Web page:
By Dr. Froswa Booker-Drew, Texas Metro News
My daughter needed my help this weekend. She has some holes in the wall of her apartment and needed to get them covered. When she first moved, it was important for her to decorate her room with pictures and lights. Realizing that she would be charged when she moves out, she had to hide the evidence of puncturing the walls. Spackling paste was a necessity.
As we searched the aisles of a local store, we had to find the correct tools to apply the spackle to the wall. Spackle is a putty that allows you to fill holes and small cracks. What makes it special is that it dries quickly and covers up the damage created.
Spackling does not just apply to walls. Life is messy, complicated, and sometimes painful. Life circumstances can create holes in our spirits leaving us exposed and struggling in our hearts and minds. Instead of addressing the root cause of the wound, we often soothe it with temporary coverings. These temporary coverings can start off small.
It is taking a bite of something decent here and there. It is smoking (legal or not) because it calms us down. It is drinking a few glasses of wine before we go to bed to relax. If we are not careful, these small moments of pleasure will increase and become full blown addictions, but never really addresses the traumas that we endure.
More and more organizations are becoming aware of trauma and its impact on its clients. Instead of focusing on what is wrong with a person, it focuses on what happened to a person.
Yet, I do not think many of us think about all of the traumas we have encountered especially as Black people in America. We experience triggers and are re-triggered often without even knowing it. We do not feel safe. Our trust has been broken and transparency is often nonexistent until caught on camera.
As much as the church recognizes the need for healing, it is imperative that we acknowledge the trauma. It also means that many churches must pay attention to the trauma they have also caused through ‘church hurt.’
Trauma is not new. Throughout the Bible, there are examples of Jesus healing those who were blind. Some believed their blindness was just something that happened, others saw it as a sin the person committed or that someone else sinned and their decision impacted the person.
In John 9: 3, it states, “As he went along, he saw a man blind from birth. 2 His disciples asked him, “Rabbi, who sinned, this man or his parents, that he was born blind?” 3 “Neither this man nor his parents sinned,” said Jesus, “but this happened so that the works of God might be displayed in him.”
In Matthew 9:27-29 there is another example of Jesus healing the blind: “27 And as Jesus passed on from there, two blind men followed him, crying aloud, “Have mercy on us, Son of David.” 28 When he entered the house, the blind men came to him, and Jesus said to them, “Do you believe that I am able to do this?” They said to him, “Yes, Lord.” 29 Then he touched their eyes, saying, “According to your faith be it done to you.”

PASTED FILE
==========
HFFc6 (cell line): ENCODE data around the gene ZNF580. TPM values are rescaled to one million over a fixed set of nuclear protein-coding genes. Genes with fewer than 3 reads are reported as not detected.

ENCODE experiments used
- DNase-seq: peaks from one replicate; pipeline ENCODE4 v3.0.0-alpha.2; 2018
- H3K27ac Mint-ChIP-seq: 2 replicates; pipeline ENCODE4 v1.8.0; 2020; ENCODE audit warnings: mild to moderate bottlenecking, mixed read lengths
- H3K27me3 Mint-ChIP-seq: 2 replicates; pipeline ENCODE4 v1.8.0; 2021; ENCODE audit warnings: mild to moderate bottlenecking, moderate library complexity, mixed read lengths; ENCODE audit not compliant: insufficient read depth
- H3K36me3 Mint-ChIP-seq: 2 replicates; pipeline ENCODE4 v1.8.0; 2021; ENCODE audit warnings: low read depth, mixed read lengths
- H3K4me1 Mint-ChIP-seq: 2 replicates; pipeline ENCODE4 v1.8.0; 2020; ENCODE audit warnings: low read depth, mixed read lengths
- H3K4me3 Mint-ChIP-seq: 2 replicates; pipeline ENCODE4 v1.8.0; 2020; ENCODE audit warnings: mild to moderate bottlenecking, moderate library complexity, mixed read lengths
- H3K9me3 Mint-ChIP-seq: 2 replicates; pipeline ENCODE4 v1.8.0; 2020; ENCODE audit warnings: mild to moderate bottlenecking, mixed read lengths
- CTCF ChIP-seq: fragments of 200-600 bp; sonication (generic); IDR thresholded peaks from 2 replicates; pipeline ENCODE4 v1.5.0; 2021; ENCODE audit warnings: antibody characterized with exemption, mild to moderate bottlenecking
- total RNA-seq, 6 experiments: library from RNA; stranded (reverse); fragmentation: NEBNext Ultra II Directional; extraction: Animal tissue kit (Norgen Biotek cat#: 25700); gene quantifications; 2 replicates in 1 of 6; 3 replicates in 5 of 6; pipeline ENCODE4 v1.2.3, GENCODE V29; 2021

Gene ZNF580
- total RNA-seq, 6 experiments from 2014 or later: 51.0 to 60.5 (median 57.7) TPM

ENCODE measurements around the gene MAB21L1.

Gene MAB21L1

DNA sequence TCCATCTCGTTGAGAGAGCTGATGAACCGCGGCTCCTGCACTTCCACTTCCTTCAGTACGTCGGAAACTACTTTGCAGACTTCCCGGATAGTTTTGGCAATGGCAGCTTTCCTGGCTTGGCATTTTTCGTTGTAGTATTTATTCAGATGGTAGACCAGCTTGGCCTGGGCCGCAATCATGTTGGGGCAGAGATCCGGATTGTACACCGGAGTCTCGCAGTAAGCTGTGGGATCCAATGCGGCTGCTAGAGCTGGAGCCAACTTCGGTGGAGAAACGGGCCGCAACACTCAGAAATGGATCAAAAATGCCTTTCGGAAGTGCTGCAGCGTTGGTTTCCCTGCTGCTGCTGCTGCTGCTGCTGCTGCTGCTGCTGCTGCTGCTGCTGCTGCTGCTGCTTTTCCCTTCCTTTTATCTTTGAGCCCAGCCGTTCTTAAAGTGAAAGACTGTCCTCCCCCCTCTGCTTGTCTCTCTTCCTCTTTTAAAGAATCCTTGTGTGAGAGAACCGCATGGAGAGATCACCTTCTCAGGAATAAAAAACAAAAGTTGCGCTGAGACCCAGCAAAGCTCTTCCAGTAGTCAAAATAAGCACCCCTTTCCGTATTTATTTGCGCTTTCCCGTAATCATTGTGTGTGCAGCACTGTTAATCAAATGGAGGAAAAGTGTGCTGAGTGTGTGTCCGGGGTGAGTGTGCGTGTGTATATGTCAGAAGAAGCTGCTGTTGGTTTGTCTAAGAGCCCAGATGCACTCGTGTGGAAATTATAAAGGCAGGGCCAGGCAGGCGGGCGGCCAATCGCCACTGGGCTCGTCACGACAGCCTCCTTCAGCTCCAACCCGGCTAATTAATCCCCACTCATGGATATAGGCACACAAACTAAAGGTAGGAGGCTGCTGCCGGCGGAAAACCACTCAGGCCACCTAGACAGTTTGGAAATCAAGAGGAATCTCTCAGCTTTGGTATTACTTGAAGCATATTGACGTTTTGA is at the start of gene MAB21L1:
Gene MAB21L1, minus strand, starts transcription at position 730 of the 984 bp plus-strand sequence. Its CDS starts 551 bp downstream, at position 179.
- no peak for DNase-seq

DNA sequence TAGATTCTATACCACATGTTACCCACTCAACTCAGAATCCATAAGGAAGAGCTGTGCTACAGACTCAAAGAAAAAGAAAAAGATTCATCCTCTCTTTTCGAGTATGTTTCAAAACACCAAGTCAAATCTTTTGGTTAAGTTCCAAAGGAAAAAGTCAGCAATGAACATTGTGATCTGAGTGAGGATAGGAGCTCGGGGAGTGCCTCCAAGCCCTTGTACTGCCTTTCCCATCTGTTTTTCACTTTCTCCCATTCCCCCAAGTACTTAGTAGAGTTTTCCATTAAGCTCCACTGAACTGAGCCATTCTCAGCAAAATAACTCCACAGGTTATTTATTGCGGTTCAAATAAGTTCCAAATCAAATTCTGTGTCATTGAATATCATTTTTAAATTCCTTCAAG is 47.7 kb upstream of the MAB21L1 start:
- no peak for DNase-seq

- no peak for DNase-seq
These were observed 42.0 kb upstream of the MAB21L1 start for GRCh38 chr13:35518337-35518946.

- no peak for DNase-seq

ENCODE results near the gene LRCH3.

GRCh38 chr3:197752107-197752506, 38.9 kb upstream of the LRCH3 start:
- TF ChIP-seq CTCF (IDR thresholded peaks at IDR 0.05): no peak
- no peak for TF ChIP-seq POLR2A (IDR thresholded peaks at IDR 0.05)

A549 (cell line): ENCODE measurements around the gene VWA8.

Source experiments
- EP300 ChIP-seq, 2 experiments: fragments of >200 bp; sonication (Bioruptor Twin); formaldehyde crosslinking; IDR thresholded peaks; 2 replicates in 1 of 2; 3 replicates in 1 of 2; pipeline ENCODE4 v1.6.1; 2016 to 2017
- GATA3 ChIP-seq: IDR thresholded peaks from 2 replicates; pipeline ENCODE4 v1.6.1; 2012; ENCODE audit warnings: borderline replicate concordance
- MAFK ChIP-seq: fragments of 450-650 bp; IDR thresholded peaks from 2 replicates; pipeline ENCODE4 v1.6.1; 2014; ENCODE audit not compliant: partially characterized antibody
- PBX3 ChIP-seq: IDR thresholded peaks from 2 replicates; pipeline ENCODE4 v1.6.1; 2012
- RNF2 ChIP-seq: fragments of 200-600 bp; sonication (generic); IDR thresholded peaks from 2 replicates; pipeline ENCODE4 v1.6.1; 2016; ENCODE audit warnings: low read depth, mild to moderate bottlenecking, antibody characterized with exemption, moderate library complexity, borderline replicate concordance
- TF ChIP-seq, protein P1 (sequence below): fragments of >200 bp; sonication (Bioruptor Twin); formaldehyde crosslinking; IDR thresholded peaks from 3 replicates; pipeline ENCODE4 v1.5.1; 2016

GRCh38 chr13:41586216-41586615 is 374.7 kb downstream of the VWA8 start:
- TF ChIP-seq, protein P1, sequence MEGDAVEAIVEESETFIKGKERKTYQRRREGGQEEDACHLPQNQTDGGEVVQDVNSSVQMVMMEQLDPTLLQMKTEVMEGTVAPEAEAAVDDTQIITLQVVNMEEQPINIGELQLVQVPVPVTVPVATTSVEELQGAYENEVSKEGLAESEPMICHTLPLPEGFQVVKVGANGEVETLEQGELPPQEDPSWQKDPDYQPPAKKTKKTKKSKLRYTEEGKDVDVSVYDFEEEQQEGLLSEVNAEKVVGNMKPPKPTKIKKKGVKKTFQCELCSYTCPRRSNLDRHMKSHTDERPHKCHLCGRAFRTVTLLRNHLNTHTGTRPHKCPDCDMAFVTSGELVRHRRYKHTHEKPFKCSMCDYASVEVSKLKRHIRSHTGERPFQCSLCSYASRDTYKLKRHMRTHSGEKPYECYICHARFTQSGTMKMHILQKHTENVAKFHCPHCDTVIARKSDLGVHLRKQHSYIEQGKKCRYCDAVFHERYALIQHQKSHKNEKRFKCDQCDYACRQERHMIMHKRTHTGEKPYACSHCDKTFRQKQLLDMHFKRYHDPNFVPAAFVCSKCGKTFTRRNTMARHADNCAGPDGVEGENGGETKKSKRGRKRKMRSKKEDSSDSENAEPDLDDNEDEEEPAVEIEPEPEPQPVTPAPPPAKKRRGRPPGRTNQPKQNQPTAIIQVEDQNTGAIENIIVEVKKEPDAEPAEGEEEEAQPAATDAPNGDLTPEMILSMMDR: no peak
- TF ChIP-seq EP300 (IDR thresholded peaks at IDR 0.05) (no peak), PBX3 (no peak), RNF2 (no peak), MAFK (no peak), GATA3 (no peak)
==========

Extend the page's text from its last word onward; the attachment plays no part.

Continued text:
No matter how it happened, they were still wounded and suffering from the trauma of blindness. They knew they needed healing and something different.
When we hide our wounds with our choice of spackle, we are ultimately experiencing a form of blindness. We are unable to really see how the pain is impacting our lives and those around us.
It is important to acknowledge our situation. Instead of covering it up, own it. It isn’t about staying focused on the wound. It’s about focusing on the healing beyond the emotional or physical.
Our wounds impact our spirits. Are you crying aloud for help and going after your healing at all costs because you realize you deserve more than spackle as a cover? Do you believe that it is possible to receive healing and knowing that your belief will determine what happens?
Believing that God is more than able “to do exceeding abundantly above all that we ask or think, according to the power that works in us…” (Ephesians 3:20-21) Are you working in your own power or in the power of God? If you are working in your power, the spackling putty will only temporarily address the issue.
Real healing begins in recognizing that it is available for you — “But He was wounded for our transgressions, He was bruised for our iniquities; The chastisement for our peace was upon Him, And by His stripes we are healed.” (Isaiah 53:5)
Realize the trauma, go get your healing and leave the spackle where it belongs.